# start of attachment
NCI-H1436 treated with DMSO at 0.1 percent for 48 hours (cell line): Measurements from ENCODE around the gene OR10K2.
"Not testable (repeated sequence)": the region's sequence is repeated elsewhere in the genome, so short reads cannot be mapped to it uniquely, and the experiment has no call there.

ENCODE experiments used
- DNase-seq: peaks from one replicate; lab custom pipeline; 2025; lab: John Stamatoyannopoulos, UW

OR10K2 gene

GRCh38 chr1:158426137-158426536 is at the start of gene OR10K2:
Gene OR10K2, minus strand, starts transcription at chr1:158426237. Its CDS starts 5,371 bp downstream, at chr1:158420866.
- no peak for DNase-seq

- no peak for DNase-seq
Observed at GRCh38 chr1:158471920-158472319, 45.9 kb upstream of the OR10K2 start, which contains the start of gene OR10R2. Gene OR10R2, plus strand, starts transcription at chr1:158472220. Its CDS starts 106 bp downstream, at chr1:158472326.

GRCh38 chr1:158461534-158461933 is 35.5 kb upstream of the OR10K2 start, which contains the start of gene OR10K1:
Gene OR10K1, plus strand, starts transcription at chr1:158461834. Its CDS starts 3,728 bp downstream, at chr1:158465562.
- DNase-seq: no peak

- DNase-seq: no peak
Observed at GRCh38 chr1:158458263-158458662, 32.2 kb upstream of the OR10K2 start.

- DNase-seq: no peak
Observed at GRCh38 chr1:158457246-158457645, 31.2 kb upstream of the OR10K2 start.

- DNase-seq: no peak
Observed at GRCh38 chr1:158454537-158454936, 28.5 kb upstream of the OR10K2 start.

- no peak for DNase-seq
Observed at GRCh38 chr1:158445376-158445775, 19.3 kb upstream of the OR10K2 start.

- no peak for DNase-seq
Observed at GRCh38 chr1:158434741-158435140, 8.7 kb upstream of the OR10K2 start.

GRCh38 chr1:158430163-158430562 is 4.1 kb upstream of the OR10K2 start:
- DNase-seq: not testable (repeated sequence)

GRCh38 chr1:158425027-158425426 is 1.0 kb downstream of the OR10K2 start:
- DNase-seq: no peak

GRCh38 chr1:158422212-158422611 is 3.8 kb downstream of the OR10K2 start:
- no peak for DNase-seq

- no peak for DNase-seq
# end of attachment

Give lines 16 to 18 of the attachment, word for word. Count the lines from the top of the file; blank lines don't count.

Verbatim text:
- DNase-seq: no peak
Observed at GRCh38 chr1:158457246-158457645, 31.2 kb upstream of the OR10K2 start.

- DNase-seq: no peak